Image result for stephanie netflixDay #13 – Stephanie – Effective little monster movie about a little girl hiding from an unknown threat all alone in a large suburban house with the corpse of her older brother and ominous news reports flickering in the peripheral. Then mom and dad come home.  Decent performances and a slow reveal of the nature of the antagonist make it hard to talk about this without spoiling anything, but I enjoyed it.

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Day #14 – Night of The Creeps – I wasn’t too ‘thrilled’ in the end by this schlocky but self-aware 80’s B movie about a college campus plagued by body snatching slugs from space, but Tom Atkins elevates it in a quirky performance as a haunted police detective with a pack of quotable one liners.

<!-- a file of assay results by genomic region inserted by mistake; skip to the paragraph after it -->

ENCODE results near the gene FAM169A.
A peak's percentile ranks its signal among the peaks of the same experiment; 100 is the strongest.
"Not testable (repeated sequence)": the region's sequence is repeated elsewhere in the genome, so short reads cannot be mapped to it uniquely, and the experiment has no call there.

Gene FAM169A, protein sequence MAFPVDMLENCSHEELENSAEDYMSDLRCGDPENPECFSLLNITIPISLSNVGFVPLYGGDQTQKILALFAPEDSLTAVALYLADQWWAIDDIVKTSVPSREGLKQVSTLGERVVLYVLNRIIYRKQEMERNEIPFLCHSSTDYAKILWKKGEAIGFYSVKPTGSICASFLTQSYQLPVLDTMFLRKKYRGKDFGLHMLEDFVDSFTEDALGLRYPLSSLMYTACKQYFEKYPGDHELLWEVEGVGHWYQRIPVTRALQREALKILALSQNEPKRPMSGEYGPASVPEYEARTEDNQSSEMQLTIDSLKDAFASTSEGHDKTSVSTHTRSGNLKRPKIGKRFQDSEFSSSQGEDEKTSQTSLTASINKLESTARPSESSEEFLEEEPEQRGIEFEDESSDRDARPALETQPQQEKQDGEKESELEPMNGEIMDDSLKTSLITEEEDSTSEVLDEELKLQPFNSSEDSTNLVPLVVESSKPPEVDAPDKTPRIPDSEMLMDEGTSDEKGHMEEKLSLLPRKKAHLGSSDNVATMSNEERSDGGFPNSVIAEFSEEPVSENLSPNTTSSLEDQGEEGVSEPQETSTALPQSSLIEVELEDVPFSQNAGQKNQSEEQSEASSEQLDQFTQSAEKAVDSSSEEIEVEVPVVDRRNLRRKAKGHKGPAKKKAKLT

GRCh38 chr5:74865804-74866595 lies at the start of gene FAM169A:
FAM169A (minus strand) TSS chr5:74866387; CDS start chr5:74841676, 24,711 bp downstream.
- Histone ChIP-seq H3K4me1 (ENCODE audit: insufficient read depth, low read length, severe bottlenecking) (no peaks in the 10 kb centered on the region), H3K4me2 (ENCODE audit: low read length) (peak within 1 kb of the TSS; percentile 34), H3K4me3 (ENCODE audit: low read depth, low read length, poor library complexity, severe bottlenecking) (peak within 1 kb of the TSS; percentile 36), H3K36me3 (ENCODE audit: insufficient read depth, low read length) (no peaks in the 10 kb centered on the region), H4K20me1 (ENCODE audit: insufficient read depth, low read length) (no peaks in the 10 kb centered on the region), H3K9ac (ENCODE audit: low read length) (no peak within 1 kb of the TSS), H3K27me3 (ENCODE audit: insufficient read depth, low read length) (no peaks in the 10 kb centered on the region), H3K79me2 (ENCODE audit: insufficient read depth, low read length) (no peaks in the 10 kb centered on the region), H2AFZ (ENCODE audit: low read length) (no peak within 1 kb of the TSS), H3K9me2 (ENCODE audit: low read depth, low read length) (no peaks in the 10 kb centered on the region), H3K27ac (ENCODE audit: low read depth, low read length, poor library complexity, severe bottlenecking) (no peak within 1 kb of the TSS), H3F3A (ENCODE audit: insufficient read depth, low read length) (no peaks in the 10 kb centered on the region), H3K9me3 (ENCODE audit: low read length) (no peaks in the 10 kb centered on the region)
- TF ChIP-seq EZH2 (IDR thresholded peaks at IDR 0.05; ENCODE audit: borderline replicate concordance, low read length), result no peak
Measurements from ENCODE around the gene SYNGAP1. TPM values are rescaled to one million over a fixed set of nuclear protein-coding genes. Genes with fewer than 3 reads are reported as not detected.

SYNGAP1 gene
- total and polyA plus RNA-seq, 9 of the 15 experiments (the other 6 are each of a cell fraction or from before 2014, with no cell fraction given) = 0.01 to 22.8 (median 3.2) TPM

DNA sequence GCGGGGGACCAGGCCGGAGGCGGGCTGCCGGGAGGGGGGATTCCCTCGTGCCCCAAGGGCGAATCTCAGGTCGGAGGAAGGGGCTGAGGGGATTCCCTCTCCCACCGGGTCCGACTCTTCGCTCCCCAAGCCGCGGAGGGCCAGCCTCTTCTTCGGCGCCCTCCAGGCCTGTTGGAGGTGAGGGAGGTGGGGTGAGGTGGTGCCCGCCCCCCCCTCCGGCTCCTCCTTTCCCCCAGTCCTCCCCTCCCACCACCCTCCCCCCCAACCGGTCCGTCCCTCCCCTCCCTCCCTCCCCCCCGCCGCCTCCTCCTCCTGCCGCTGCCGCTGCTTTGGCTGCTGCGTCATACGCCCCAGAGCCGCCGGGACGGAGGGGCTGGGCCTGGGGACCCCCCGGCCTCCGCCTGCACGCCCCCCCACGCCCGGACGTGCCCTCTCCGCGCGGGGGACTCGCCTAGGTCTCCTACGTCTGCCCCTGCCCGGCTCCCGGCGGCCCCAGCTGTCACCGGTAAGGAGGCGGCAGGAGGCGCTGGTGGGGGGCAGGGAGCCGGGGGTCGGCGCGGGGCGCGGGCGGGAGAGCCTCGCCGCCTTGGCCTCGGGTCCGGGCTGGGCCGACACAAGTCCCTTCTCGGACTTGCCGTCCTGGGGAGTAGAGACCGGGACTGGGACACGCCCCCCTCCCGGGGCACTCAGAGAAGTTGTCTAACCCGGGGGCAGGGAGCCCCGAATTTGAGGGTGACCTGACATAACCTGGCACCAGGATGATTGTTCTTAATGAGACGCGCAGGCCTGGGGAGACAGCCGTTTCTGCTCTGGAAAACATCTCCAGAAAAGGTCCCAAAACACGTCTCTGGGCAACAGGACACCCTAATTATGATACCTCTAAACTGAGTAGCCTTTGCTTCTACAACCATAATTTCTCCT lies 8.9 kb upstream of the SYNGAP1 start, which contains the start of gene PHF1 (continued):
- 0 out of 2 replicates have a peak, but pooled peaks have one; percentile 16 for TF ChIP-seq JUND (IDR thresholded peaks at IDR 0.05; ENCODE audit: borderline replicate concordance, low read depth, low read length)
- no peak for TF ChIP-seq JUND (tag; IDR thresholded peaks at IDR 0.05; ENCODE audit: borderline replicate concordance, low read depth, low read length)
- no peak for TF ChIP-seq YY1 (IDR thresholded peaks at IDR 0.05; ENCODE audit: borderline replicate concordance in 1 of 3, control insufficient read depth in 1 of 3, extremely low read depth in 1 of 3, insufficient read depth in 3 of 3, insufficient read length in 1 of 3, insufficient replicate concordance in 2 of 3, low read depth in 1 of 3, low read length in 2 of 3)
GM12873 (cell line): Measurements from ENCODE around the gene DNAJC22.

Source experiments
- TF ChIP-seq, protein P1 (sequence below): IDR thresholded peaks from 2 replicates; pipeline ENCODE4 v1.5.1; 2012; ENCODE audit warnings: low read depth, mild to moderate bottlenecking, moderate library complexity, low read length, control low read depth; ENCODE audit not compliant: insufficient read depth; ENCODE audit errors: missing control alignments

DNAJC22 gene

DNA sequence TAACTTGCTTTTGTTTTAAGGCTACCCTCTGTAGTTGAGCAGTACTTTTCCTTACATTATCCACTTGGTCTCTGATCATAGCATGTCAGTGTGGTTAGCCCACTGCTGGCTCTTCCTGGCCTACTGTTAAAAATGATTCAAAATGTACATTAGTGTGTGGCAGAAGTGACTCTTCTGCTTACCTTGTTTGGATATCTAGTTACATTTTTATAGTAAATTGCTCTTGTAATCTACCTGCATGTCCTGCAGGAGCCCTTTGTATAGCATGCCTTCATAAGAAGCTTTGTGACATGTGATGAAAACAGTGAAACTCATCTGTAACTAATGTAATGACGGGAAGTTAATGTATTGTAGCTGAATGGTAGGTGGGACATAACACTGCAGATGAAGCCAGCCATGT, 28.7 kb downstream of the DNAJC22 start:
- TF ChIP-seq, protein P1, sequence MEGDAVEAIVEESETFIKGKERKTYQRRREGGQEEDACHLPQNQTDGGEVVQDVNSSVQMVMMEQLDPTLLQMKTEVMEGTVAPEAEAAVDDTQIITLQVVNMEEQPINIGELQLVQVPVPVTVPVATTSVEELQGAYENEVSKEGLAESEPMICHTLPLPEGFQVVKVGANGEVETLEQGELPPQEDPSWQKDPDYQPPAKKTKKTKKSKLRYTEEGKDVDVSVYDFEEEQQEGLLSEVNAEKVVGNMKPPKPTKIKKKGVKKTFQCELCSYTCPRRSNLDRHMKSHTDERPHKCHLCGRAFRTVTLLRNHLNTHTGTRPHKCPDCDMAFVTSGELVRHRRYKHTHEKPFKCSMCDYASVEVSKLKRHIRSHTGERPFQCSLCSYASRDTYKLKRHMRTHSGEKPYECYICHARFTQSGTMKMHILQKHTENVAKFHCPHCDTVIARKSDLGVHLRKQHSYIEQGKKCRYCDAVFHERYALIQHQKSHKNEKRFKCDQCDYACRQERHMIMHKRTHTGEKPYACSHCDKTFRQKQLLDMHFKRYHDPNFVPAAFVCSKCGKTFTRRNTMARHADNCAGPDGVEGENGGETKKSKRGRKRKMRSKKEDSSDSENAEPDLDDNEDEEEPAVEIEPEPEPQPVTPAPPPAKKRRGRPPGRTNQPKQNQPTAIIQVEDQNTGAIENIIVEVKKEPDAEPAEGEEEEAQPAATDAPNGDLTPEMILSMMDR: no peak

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Day #15 – Await Further Instructions – A xenophobic British family is less than welcoming to their son’s Muslim girlfriend over the Christmas holiday as news reports intimate the onset of some kind of terrorist attack. A wall of black chords encircle the house in the night, trapping them inside, and a series of ever-increasingly odd instructions start coming in over their television set. Despite the world’s strongest and most secure interior doors, this has a great cast (David Bradley is particularly scummy in his jerky patriarch role), and some surprising, cringe inducing turns. Echoes of Lovecraft and Cronenberg. I recommend.